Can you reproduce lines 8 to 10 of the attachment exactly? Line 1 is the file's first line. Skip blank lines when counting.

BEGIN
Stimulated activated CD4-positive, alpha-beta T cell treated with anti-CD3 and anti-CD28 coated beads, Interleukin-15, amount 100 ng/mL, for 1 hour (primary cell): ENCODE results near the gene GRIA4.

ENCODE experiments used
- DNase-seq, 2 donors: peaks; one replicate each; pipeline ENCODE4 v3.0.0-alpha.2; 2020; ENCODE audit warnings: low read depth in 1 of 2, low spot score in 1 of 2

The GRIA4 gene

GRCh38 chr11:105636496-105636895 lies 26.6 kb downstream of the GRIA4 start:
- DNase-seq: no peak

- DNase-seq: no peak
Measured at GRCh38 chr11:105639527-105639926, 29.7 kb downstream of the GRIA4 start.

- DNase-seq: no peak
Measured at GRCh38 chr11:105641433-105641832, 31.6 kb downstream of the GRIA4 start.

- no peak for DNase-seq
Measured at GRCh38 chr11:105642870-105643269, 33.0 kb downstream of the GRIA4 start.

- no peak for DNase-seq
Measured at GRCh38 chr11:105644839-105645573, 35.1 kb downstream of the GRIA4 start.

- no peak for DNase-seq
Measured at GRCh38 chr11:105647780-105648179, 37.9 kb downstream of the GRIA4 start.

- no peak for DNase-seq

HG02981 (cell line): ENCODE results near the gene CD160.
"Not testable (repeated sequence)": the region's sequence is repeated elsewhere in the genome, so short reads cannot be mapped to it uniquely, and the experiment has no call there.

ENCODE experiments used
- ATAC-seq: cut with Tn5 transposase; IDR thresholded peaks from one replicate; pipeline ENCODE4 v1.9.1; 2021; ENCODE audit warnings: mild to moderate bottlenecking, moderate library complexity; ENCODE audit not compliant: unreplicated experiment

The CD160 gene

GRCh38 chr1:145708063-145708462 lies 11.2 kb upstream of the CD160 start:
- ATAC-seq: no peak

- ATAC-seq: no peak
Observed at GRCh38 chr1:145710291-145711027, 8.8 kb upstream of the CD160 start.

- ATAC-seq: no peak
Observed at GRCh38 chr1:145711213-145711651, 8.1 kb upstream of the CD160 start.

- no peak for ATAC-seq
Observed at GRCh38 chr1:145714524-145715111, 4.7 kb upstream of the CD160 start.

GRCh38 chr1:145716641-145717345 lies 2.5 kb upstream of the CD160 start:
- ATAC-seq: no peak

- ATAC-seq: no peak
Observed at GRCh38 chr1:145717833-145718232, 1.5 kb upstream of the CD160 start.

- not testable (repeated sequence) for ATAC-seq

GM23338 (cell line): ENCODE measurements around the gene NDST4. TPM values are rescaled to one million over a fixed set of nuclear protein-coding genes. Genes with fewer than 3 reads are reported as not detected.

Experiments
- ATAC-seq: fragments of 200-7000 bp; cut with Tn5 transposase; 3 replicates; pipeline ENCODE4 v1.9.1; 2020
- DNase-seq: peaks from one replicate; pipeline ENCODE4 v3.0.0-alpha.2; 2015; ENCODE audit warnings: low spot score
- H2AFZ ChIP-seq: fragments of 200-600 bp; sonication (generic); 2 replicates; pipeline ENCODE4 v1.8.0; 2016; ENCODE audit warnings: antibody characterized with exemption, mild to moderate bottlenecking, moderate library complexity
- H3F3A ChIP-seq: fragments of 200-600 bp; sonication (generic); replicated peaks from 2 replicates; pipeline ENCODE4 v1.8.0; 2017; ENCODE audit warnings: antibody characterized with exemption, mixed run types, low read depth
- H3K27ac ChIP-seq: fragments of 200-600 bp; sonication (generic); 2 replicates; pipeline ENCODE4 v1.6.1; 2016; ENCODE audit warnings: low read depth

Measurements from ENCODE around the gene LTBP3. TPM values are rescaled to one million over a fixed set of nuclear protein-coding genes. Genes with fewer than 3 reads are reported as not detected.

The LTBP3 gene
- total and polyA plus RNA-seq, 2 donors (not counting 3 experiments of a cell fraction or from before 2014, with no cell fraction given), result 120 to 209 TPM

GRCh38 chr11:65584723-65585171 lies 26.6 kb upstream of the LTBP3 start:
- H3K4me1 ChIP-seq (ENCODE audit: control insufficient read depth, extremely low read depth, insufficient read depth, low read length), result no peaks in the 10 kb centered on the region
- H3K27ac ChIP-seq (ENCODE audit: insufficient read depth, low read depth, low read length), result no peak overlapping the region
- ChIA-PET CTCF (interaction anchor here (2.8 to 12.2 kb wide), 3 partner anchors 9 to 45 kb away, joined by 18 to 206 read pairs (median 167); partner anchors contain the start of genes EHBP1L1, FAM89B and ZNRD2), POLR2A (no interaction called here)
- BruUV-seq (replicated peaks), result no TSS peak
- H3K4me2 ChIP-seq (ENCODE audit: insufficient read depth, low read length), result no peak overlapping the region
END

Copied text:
Measured at GRCh38 chr11:105639527-105639926, 29.7 kb downstream of the GRIA4 start.

- DNase-seq: no peak
Measured at GRCh38 chr11:105641433-105641832, 31.6 kb downstream of the GRIA4 start.